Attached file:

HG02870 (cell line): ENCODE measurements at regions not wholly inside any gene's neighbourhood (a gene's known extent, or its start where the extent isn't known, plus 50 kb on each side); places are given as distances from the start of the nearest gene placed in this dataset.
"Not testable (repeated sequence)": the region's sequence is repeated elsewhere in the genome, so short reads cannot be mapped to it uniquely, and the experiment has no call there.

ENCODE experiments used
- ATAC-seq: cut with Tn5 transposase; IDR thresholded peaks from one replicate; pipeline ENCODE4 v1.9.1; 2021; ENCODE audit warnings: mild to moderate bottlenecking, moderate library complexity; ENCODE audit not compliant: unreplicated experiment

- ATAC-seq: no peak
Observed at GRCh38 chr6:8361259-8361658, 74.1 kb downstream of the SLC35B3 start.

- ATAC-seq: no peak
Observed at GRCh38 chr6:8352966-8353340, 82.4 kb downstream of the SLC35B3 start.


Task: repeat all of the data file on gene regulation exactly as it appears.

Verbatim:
HG02870 (cell line): ENCODE measurements at regions not wholly inside any gene's neighbourhood (a gene's known extent, or its start where the extent isn't known, plus 50 kb on each side); places are given as distances from the start of the nearest gene placed in this dataset.
"Not testable (repeated sequence)": the region's sequence is repeated elsewhere in the genome, so short reads cannot be mapped to it uniquely, and the experiment has no call there.

ENCODE experiments used
- ATAC-seq: cut with Tn5 transposase; IDR thresholded peaks from one replicate; pipeline ENCODE4 v1.9.1; 2021; ENCODE audit warnings: mild to moderate bottlenecking, moderate library complexity; ENCODE audit not compliant: unreplicated experiment

- ATAC-seq: no peak
Observed at GRCh38 chr6:8361259-8361658, 74.1 kb downstream of the SLC35B3 start.

- ATAC-seq: no peak
Observed at GRCh38 chr6:8352966-8353340, 82.4 kb downstream of the SLC35B3 start.